Although resistant at first, veteran art teacher Mrs. Vivian Dahlia now supports the district-wide push for art classes to exclusively teach test bubbling skills.
By the end of all art classes in District 22, students will have the ability to bubble their answer sheets with confidence, speed, and (most importantly) the careful dexterity it takes to color inside the lines.
“I had no idea how behind our students were!” Dahlia said. “With this curriculum shift, I finally feel like I’m shaping kids’ lives in a meaningful way.”
At the start of this term, Dahlia’s class will focus on the foundation to proper test bubbling: sharpening a pencil without compromising its delicate lead tip. Over the year, the class will advance to higher-order skills such as applying the precise amount of pressure needed to erase lead marks without fraying the paper.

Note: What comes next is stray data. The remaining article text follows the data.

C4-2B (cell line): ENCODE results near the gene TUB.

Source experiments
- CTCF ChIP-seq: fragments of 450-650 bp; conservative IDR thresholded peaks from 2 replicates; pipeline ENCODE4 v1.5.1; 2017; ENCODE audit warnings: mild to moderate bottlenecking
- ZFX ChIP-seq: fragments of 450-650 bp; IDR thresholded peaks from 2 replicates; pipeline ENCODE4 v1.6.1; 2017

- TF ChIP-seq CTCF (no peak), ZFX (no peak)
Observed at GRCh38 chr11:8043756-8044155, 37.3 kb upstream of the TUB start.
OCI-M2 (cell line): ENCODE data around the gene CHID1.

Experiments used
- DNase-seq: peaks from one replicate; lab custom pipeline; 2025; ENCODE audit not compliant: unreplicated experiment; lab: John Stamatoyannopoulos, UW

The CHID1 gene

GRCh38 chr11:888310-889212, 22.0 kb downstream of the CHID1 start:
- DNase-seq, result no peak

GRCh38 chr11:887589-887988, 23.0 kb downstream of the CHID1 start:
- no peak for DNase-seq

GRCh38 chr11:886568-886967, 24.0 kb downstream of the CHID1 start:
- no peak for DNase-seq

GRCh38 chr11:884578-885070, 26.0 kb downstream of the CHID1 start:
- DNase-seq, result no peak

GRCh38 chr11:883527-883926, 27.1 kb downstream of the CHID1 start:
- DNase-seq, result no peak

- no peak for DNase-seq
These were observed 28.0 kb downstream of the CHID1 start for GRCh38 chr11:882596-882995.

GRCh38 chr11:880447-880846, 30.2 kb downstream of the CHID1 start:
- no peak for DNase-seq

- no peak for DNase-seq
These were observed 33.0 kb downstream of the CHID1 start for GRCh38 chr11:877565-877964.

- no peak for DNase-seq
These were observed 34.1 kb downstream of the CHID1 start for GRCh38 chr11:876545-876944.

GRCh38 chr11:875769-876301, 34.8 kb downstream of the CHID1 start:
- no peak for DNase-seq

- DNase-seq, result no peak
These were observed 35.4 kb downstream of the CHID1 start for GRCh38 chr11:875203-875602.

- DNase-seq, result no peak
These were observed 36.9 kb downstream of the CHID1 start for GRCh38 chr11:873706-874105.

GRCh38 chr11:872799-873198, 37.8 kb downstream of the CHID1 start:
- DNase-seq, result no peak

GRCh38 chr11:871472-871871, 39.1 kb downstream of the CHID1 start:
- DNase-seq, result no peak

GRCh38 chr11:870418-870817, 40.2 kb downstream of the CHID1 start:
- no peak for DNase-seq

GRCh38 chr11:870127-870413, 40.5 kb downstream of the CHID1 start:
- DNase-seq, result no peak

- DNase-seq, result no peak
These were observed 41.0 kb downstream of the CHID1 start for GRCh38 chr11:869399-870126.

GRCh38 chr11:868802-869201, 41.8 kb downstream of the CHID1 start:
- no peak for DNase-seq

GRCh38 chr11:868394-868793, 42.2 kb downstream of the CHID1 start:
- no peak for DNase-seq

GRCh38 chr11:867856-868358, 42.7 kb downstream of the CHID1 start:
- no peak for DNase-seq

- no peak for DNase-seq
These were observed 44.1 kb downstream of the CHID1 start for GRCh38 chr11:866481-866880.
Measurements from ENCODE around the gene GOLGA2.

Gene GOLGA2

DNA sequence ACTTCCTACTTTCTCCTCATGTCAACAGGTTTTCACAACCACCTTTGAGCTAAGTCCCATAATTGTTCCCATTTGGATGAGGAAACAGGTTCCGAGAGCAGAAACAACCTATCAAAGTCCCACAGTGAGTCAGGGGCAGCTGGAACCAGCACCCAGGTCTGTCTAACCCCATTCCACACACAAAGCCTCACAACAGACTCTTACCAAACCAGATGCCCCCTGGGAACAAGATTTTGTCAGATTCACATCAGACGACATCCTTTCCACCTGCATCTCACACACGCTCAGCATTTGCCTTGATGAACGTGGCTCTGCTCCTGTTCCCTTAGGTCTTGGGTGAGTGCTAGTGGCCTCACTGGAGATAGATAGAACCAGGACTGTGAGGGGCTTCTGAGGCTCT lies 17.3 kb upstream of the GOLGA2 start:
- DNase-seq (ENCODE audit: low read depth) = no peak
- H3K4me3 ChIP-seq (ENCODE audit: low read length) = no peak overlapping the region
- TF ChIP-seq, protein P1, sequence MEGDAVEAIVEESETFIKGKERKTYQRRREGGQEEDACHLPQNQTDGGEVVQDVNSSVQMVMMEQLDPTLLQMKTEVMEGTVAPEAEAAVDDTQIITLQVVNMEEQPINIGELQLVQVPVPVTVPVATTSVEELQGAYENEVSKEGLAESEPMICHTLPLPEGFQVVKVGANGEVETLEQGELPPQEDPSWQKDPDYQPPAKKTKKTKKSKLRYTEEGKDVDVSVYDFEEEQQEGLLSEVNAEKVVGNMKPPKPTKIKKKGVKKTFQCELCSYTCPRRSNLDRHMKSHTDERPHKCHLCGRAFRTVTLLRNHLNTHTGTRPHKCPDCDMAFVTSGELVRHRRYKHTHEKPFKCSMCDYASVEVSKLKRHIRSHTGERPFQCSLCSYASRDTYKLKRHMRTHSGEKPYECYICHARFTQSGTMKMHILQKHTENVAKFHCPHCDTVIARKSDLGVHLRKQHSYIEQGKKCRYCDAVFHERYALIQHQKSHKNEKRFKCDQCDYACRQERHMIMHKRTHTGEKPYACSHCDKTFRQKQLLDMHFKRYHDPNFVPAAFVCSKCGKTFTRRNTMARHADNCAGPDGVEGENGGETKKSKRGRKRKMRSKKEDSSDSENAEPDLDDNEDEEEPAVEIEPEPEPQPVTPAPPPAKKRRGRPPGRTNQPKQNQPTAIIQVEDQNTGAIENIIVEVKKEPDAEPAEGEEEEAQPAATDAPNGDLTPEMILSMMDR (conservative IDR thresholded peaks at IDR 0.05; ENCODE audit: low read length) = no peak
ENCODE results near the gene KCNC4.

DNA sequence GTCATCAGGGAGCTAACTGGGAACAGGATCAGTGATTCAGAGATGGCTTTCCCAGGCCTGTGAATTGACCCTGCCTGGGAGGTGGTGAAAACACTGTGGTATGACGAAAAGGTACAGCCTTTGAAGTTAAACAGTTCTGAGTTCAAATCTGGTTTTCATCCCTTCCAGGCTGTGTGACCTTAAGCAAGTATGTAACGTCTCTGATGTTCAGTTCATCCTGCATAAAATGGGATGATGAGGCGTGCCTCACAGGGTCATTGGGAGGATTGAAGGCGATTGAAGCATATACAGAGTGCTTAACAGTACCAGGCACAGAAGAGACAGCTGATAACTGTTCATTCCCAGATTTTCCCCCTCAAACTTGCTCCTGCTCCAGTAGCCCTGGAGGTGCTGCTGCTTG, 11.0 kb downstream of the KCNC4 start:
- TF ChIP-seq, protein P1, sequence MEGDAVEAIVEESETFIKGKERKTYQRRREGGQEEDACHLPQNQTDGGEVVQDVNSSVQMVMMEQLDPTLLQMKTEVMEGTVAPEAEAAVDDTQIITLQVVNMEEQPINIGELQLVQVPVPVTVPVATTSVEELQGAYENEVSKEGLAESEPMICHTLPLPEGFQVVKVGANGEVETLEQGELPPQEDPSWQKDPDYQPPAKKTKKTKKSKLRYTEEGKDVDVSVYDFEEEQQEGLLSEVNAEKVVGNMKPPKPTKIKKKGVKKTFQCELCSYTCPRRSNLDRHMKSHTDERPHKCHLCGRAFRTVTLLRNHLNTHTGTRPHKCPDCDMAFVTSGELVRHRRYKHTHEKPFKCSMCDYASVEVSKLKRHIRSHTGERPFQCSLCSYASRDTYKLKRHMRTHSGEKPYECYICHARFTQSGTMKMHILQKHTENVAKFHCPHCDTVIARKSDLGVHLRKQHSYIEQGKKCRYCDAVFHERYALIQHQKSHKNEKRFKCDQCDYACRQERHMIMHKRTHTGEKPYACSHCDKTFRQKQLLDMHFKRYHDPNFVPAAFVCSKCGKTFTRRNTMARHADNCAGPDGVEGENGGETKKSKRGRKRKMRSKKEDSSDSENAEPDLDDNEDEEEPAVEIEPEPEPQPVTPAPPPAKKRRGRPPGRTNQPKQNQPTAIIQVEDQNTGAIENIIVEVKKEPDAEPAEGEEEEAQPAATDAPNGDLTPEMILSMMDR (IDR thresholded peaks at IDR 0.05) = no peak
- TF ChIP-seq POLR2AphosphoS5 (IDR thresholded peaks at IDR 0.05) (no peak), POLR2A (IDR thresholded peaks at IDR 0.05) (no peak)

The students will build portfolios of bubbled answer sheets that they feel most proud of completing. Dahlia is already excited to select their most captivating samples: “Parents always light up when they see their child’s true potential.”
Superintendent Sharon Shuman is unsurprised that Dahlia and other art teachers are now welcoming the deconstruction of curriculum that they spent decades perfecting.
According to Shuman, the art teachers just needed a little push to recognize that students benefit most from skills that are immediately applicable. “You see, creativity might help a child sometime in their life, but Scantron bubbling makes a measurable impact right away,” she said.
Generous grants from the community equip each student in the district with 24 No. 2 pencils. Dahlia said, “It’s such a relief to have policy-makers on our side. The days of begging for essential supplies are over!”
As District 22’s revamped art curriculum gains recognition across the state, administrators prepare to expand their course offerings. Manual test bubbling may currently be an imperative skill, but schools are not blind to the impending reality of paperless testing.
“We have some digital art programs in the works,” Shuman said. “Our kids’ futures are on the line: we won’t let them down.”